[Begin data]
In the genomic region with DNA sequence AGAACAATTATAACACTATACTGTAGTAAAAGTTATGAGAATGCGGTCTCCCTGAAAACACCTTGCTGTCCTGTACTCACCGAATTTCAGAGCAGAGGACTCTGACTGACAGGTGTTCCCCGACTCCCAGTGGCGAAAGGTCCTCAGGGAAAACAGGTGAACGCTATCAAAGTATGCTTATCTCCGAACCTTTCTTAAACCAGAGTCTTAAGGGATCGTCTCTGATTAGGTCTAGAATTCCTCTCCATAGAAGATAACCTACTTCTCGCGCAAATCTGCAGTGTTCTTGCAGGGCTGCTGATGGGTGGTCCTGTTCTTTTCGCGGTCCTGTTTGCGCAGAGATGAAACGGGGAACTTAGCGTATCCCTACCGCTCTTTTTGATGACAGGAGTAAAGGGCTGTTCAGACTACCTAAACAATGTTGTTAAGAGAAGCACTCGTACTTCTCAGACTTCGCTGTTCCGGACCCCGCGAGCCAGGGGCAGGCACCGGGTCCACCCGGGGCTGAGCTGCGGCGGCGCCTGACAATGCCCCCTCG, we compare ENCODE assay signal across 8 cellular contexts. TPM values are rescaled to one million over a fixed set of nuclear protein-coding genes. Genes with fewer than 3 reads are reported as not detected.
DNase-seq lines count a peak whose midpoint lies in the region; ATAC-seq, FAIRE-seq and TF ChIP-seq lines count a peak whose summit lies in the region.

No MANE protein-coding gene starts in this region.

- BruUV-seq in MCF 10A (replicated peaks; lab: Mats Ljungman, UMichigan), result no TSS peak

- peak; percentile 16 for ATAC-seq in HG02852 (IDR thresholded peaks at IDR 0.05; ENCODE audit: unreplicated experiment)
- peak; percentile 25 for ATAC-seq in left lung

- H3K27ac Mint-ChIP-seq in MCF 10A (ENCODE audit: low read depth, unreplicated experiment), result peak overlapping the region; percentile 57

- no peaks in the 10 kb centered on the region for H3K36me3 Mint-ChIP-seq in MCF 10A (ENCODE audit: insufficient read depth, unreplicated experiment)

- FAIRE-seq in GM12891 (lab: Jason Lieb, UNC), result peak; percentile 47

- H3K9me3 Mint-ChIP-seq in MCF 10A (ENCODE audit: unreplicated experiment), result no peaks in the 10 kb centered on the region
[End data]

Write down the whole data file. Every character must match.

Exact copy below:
In the genomic region with DNA sequence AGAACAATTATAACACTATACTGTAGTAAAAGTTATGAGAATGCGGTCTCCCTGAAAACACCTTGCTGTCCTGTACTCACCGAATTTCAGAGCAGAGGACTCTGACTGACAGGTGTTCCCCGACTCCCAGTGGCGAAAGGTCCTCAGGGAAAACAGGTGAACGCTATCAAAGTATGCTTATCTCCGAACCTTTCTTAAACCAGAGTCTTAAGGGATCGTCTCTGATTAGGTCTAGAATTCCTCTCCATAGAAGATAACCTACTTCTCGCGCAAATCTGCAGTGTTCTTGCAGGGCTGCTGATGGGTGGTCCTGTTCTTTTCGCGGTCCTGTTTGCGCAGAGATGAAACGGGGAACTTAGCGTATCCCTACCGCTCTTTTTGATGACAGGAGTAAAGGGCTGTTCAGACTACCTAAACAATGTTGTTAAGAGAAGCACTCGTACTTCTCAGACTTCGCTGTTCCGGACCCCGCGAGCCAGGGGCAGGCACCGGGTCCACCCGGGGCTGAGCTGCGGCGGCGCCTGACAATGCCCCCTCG, we compare ENCODE assay signal across 8 cellular contexts. TPM values are rescaled to one million over a fixed set of nuclear protein-coding genes. Genes with fewer than 3 reads are reported as not detected.
DNase-seq lines count a peak whose midpoint lies in the region; ATAC-seq, FAIRE-seq and TF ChIP-seq lines count a peak whose summit lies in the region.

No MANE protein-coding gene starts in this region.

- BruUV-seq in MCF 10A (replicated peaks; lab: Mats Ljungman, UMichigan), result no TSS peak

- peak; percentile 16 for ATAC-seq in HG02852 (IDR thresholded peaks at IDR 0.05; ENCODE audit: unreplicated experiment)
- peak; percentile 25 for ATAC-seq in left lung

- H3K27ac Mint-ChIP-seq in MCF 10A (ENCODE audit: low read depth, unreplicated experiment), result peak overlapping the region; percentile 57

- no peaks in the 10 kb centered on the region for H3K36me3 Mint-ChIP-seq in MCF 10A (ENCODE audit: insufficient read depth, unreplicated experiment)

- FAIRE-seq in GM12891 (lab: Jason Lieb, UNC), result peak; percentile 47

- H3K9me3 Mint-ChIP-seq in MCF 10A (ENCODE audit: unreplicated experiment), result no peaks in the 10 kb centered on the region